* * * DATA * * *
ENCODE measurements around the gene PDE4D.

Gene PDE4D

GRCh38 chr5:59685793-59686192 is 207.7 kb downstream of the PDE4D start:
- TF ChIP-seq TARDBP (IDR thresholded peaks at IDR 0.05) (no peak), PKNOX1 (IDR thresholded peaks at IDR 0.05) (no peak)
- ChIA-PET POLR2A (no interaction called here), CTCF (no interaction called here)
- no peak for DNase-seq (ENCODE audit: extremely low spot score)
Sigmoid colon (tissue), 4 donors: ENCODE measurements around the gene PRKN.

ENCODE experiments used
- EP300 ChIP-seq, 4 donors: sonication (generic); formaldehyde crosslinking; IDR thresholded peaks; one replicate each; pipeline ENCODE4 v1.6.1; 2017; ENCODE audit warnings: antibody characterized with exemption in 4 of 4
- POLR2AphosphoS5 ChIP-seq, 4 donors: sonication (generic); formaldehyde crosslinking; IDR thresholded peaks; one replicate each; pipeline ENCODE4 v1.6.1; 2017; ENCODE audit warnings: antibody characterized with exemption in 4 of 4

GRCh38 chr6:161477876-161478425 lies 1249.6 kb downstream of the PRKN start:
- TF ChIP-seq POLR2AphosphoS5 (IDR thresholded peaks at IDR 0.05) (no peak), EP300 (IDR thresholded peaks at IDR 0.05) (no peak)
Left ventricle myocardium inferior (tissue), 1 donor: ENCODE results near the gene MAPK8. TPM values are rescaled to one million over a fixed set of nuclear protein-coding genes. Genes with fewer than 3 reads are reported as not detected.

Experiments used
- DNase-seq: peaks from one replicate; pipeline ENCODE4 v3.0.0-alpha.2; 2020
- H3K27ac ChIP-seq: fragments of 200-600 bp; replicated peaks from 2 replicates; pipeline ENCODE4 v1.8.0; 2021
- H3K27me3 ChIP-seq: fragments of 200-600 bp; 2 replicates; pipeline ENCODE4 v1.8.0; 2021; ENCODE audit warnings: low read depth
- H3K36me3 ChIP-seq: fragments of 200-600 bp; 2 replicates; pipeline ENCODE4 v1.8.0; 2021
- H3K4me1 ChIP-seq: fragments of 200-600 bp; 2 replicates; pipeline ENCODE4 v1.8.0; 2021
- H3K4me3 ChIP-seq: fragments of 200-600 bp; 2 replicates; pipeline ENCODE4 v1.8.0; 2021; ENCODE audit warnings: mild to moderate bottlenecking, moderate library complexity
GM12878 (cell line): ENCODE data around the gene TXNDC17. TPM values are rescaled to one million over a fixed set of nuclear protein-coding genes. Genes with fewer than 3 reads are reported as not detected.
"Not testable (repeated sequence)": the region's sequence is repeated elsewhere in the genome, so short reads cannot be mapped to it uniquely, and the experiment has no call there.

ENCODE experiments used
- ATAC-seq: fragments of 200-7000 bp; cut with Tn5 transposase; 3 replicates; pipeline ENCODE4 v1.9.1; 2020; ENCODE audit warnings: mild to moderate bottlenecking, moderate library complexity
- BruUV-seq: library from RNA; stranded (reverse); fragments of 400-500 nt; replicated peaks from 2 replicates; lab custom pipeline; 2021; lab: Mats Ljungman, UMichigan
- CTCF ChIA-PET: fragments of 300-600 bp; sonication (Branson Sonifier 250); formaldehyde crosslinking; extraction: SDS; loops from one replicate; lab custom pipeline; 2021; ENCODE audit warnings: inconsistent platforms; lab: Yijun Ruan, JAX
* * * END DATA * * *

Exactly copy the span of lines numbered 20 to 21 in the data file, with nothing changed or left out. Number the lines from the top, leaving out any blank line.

- H3K4me3 ChIP-seq: fragments of 200-600 bp; 2 replicates; pipeline ENCODE4 v1.8.0; 2021; ENCODE audit warnings: mild to moderate bottlenecking, moderate library complexity
GM12878 (cell line): ENCODE data around the gene TXNDC17. TPM values are rescaled to one million over a fixed set of nuclear protein-coding genes. Genes with fewer than 3 reads are reported as not detected.